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The Art Of Negotiating With Investors As A Startup

The Art Of Negotiating With Investors As A Startup

by Cameron JohnsonJune 12, 2015

You may not believe that you have a great deal of leverage if you are trying to negotiate startup funds out of an investor. The truth of the matter is that your ideas are just as important as their money. You just need to understand how to present your ideas, hold your ground and play the game. Here are some of the basics of the art of negotiating with investors as a startup.

1 – Practice the essential presenting skills

Before you go into your meeting with investors, you should have ripped your presentation to shreds beta testing it with each other. The presentation of your business is just as important as the business itself. You should have auditioned your pitch to each other and to trusted friends a number of times before you ever see an investor.

During this preparation, you will be able to streamline your pitch to the point that you are never interrupted by your audience. They will be kept in rapt attention. You will be able to answer any question. You will have asked it to yourself three times before any investor gives it to you.

Everyone in the meeting should be well versed in how to both present and negotiate. If not then consider looking into investing in an external consultant or negotiations training to help you prepare, because a lost investment deal could cost you hundreds of thousands of dollars.

2 – Have a BATNA ready to implement

BATNA stands for “best alternative to a negotiated agreement.” It means that you always have a lifeline outside of the current negotiation. In the case of most startup firms, this means some sort of self-funding. Even if you have to scale down, the best alternative is always to create your own best agreement. If you cannot get the terms that you want, then you always have the BATNA to fall back on.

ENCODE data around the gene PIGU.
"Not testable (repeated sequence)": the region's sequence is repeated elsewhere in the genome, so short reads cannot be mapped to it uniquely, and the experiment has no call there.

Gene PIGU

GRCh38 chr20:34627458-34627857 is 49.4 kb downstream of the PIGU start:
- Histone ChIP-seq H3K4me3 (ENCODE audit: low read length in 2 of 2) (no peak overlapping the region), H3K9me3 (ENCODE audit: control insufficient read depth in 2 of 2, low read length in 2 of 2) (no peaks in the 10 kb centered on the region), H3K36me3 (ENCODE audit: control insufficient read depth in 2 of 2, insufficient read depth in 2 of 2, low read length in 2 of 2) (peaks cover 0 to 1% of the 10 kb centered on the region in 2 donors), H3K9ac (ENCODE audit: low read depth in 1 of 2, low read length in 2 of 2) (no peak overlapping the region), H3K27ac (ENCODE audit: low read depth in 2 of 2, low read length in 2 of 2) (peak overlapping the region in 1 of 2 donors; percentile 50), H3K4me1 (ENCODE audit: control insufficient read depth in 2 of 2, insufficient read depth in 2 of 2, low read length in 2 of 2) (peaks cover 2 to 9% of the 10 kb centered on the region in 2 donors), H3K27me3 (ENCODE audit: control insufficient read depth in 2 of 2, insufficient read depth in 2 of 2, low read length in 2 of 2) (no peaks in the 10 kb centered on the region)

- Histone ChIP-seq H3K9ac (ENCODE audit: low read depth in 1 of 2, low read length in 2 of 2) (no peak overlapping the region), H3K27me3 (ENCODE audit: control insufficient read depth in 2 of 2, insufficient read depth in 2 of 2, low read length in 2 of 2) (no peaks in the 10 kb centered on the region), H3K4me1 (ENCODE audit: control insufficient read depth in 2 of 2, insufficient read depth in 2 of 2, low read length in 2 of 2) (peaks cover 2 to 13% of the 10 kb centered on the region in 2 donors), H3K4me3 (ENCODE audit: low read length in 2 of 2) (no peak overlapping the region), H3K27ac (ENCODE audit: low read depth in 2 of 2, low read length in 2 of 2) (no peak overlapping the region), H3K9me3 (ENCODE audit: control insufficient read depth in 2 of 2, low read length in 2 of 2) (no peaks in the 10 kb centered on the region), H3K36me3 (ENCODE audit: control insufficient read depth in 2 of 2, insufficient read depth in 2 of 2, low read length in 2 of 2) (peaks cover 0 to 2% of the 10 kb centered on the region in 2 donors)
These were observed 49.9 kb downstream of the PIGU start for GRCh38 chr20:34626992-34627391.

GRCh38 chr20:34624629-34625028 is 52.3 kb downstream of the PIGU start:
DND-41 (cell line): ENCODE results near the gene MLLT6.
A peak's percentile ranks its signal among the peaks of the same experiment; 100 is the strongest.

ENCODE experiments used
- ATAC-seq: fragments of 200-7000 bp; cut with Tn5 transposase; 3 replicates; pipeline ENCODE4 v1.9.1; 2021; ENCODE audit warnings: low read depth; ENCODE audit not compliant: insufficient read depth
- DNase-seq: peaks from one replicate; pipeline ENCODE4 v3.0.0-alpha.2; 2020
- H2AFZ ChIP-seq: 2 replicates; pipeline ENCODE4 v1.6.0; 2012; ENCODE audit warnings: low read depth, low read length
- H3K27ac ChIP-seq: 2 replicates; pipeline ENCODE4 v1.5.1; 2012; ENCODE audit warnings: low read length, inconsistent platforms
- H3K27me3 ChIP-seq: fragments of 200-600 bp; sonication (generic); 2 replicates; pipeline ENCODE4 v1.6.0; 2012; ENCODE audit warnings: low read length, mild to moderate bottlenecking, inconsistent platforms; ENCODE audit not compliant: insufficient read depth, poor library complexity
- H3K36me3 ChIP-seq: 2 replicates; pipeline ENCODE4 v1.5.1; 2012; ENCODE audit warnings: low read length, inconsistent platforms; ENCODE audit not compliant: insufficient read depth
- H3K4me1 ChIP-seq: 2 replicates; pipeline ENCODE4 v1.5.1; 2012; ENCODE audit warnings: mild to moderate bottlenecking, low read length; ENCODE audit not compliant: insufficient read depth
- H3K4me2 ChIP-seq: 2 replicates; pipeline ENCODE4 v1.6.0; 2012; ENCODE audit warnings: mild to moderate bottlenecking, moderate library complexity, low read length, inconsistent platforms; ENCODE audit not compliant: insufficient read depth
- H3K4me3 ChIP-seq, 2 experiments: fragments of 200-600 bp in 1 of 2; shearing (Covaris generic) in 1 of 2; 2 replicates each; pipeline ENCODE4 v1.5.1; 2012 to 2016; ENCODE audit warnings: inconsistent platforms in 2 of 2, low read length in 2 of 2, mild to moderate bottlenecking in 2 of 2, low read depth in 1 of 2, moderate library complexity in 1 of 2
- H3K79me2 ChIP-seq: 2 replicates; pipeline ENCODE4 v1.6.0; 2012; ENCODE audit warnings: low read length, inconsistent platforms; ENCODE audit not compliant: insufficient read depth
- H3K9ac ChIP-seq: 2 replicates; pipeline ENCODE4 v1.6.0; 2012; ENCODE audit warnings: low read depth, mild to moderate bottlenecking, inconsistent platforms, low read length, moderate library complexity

Your BATNA also serves as your bottom line to negotiators. This is not a document or a philosophy that you necessarily share with your negotiators on the other side of the table; however, it should always be on your mind as you negotiate. The BATNA will also serve as the line in the sand for your group if you have more than one founder with different ideas.

3 – Be prepared to deal with around 20 separate terms from a reputable VC

You may be excited by the wild valuations that you hear about standout tech companies such as Facebook or Twitter. The truth is much different in the real world: Most valuations have been quite steady between the US $2.5 to 3 million range for the past three years. In order to get this kind of valuation, you must usually fulfill a list of around 20 “demands” that your VC will give you.

4 – Invest in a great lawyer

You will need a lawyer who understands the ins and outs of venture capital specifically. There is no other animal that is quite like it, and just because you know your brother’s wife’s neighbor’s husband is a lawyer for some kind of business does not mean that you should use him for your negotiation.

Most of the lawyers who are well known in the VC world are quite well known. You can look up their records online. Find the people who have done business for companies like yours and use them. If you have to pay more for them, do so; it will definitely be worth it in the long run. It is better to pay your lawyer a large flat fee upfront than to end up with a bad deal with your VC owning the majority of your company.

If you have the right people and the right plan on your side, then negotiating with even the largest venture capitalist or angel investor will be less intimidating. Your ideas are great, so take the next steps to ensure that the people with the money know it.

The art of negotiating is an art indeed. Be sure that you have all of your ducks in a row so that you can focus on the things that no book can teach you about negotiation, such as body language and timing.

About The Author
Cameron Johnson
Cameron Johnson is a business consultant and entrepreneur. Over the course of his career he has conducted case studies on both social media optimization and non-profit marketing. Cameron has also had the opportunity to speak at international business conferences and was recently recognized as one of the world’s top 100 advertising experts to follow on social media.